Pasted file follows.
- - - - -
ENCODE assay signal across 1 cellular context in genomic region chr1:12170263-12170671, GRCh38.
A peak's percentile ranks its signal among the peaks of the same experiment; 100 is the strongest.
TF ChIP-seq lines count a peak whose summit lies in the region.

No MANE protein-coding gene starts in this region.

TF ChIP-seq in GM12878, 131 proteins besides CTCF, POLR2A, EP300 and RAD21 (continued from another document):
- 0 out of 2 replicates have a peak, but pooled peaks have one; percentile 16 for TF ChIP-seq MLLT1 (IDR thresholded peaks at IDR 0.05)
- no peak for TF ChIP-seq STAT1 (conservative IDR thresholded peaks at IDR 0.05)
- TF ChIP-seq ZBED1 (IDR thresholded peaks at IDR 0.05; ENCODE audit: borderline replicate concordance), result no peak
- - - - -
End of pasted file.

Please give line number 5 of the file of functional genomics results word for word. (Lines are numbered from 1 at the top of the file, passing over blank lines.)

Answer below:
TF ChIP-seq in GM12878, 131 proteins besides CTCF, POLR2A, EP300 and RAD21 (continued from another document):